The practice of general surgery has evolved in recent decades toward subdivisions—subspecialties—which reflect concentrated expertise and experience, refinements of the knowledge base in those areas, technological advances and inventions, and public demand. Surgical education and training programs have responded by incorporating the new elements, wherever possible, into the general surgical residency. Often this has been possible, as in the example of laparoscopic cholecystectomy. However, the challenge has been more difficult—some would argue unattainable—when the procedure is particularly complex and/or in short supply for the number of potential trainees (as in laparoscopic adrenalectomy, major pancreatectomy, or resection of a retroperitoneal or pelvic sarcoma), when multidisciplinary approaches or clinical trials are central to treatment plans (as in surgical oncology), or when the patients are looking for “a (sub)specialist” (ie, a breast surgeon). Some groups now argue that the 5-year program of general surgery, capped by 1 to 3 years of subspecialty advanced training, is at once too long and inadequate for the exploding needs of the subspecialty knowledge base.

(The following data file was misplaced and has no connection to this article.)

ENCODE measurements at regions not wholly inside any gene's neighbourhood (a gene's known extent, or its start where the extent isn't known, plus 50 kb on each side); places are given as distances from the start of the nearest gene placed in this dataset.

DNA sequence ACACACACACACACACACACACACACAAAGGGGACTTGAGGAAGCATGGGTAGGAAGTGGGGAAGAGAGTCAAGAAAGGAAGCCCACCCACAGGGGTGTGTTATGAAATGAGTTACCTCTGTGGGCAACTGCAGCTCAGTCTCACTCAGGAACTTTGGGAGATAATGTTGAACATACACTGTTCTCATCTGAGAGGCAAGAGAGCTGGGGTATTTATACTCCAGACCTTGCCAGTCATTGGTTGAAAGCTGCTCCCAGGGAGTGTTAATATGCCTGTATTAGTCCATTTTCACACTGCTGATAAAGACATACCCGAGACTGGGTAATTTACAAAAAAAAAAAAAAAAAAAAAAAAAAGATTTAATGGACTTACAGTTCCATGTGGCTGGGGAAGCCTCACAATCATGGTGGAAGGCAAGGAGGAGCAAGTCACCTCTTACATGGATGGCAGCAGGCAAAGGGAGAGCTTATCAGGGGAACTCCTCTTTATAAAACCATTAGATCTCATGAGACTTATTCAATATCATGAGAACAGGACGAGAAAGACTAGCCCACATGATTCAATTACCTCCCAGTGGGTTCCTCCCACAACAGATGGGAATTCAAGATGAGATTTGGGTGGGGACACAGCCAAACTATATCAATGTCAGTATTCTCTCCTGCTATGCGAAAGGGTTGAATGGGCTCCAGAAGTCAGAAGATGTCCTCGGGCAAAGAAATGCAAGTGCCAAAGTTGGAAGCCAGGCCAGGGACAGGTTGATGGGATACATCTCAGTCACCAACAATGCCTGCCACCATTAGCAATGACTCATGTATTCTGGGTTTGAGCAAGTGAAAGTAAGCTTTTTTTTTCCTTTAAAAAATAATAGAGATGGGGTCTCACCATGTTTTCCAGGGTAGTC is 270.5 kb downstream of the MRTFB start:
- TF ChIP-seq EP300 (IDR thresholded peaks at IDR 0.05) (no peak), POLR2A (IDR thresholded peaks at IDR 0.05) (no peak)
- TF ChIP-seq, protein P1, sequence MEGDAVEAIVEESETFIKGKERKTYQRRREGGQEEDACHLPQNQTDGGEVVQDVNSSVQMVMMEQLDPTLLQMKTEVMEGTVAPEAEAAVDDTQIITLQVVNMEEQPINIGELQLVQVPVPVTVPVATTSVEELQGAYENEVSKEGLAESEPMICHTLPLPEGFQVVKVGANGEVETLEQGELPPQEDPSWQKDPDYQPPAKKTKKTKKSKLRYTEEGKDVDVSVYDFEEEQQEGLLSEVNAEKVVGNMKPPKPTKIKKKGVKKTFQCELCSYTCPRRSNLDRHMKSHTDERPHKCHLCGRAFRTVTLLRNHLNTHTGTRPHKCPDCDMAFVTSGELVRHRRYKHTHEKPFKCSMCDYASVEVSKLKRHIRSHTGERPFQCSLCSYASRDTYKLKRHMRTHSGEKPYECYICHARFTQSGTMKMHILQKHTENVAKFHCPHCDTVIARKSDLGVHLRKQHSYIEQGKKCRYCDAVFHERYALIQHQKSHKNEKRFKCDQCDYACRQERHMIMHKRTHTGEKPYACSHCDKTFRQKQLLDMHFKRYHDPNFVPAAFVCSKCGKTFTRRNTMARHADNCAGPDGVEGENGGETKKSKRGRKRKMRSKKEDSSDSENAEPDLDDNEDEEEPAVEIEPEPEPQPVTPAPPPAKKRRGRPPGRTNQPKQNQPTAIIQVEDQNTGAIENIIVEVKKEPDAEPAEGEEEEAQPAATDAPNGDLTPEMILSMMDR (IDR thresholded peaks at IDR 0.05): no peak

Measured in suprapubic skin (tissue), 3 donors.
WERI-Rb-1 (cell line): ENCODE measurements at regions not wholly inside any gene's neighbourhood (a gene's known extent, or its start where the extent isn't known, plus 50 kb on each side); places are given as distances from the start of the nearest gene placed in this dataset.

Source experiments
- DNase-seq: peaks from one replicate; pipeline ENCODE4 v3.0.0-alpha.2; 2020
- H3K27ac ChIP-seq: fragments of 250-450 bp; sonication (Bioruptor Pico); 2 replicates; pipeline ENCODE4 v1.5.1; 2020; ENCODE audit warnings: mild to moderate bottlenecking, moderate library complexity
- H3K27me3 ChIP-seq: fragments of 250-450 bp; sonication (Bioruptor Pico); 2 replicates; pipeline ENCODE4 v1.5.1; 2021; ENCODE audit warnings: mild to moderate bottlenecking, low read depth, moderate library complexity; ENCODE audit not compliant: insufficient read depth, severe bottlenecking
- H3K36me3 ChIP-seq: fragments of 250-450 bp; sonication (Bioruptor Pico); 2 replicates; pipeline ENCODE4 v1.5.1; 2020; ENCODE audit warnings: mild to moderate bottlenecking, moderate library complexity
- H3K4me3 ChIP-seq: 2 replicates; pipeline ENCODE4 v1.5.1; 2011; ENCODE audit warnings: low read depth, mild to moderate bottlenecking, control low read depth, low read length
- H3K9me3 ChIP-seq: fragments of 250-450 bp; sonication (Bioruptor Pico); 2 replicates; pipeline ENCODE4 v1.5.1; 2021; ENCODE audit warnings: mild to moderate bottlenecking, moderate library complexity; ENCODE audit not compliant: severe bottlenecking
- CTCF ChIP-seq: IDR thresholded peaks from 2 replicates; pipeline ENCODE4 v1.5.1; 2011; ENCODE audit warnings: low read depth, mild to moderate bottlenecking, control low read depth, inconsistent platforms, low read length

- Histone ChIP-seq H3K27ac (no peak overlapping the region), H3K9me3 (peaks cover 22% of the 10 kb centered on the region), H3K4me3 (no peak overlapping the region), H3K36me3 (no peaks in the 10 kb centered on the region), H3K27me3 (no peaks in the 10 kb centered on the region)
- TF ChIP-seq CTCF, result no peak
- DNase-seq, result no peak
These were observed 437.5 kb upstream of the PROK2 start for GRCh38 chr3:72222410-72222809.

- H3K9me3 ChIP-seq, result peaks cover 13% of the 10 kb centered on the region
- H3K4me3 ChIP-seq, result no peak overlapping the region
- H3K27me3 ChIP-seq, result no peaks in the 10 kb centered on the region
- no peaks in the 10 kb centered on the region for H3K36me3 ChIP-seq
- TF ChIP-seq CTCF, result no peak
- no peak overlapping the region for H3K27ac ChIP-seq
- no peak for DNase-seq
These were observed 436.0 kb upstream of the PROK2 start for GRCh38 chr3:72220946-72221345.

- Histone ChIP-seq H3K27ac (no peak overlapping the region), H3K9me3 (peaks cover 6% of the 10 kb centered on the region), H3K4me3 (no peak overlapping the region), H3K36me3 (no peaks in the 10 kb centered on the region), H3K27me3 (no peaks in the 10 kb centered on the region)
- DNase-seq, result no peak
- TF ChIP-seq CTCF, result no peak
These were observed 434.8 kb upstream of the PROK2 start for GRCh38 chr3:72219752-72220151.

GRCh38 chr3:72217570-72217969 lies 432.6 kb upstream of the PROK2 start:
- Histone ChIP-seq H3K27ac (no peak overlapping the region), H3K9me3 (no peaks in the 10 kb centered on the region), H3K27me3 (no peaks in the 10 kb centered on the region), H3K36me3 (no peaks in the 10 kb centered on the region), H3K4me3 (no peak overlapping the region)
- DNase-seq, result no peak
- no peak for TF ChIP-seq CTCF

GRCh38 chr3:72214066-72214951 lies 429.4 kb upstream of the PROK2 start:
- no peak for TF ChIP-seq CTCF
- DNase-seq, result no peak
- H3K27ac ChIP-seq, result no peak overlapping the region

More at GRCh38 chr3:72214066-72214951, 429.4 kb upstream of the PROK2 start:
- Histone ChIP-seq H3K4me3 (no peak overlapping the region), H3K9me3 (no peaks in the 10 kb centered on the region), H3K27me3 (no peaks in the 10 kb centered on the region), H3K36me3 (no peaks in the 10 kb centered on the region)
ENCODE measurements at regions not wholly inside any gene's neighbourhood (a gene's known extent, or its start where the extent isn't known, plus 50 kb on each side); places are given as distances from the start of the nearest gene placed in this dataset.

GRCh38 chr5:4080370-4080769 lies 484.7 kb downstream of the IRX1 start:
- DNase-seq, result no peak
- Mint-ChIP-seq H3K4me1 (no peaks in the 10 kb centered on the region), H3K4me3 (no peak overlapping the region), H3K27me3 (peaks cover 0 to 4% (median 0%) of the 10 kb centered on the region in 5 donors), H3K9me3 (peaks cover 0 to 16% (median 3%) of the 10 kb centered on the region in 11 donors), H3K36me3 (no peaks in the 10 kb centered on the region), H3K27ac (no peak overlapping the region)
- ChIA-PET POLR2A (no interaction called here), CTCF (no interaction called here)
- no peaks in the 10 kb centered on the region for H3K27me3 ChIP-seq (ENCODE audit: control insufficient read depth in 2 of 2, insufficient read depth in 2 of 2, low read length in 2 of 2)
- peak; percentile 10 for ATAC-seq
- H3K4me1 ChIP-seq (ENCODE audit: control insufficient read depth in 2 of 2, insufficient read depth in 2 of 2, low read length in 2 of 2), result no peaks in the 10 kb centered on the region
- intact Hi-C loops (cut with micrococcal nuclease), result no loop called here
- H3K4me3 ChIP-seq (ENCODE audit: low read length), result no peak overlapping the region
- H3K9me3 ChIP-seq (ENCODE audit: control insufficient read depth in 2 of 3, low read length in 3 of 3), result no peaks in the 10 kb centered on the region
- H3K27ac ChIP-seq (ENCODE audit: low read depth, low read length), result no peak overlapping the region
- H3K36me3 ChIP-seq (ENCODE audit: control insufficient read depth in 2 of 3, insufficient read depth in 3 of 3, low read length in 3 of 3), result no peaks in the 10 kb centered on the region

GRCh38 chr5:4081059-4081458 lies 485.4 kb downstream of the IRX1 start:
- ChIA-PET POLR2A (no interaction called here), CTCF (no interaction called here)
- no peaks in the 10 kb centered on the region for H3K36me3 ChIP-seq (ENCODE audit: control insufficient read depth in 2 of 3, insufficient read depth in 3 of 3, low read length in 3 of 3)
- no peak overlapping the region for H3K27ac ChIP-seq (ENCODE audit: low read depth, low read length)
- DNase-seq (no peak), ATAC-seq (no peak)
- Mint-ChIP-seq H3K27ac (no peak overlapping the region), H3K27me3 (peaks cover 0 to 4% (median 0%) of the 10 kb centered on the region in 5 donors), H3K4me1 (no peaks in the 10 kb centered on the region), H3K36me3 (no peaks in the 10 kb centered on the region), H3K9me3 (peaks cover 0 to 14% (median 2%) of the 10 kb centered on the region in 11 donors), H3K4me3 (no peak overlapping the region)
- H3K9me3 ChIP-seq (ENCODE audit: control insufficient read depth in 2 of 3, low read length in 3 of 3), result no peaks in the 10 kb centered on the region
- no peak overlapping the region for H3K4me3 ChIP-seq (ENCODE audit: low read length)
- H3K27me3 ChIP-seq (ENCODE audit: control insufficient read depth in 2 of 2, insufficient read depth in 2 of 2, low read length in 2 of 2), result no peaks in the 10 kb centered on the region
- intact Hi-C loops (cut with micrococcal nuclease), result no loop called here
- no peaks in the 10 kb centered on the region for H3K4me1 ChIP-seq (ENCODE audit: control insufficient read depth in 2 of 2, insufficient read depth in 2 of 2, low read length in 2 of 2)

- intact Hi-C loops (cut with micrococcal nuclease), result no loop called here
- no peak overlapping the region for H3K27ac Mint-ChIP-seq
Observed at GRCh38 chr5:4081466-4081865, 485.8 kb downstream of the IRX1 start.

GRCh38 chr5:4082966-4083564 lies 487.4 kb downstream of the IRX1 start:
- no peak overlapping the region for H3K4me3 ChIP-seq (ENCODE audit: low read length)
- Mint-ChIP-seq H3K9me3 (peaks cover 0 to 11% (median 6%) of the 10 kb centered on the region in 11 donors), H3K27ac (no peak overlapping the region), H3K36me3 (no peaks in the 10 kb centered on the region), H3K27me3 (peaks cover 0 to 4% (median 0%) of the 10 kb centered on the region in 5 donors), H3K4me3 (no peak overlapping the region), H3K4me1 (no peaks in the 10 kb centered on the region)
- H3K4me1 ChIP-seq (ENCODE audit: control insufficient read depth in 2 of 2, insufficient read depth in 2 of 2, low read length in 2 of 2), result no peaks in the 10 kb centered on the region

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© 2002 Mosby, Inc. Published by Elsevier Inc. All rights reserved.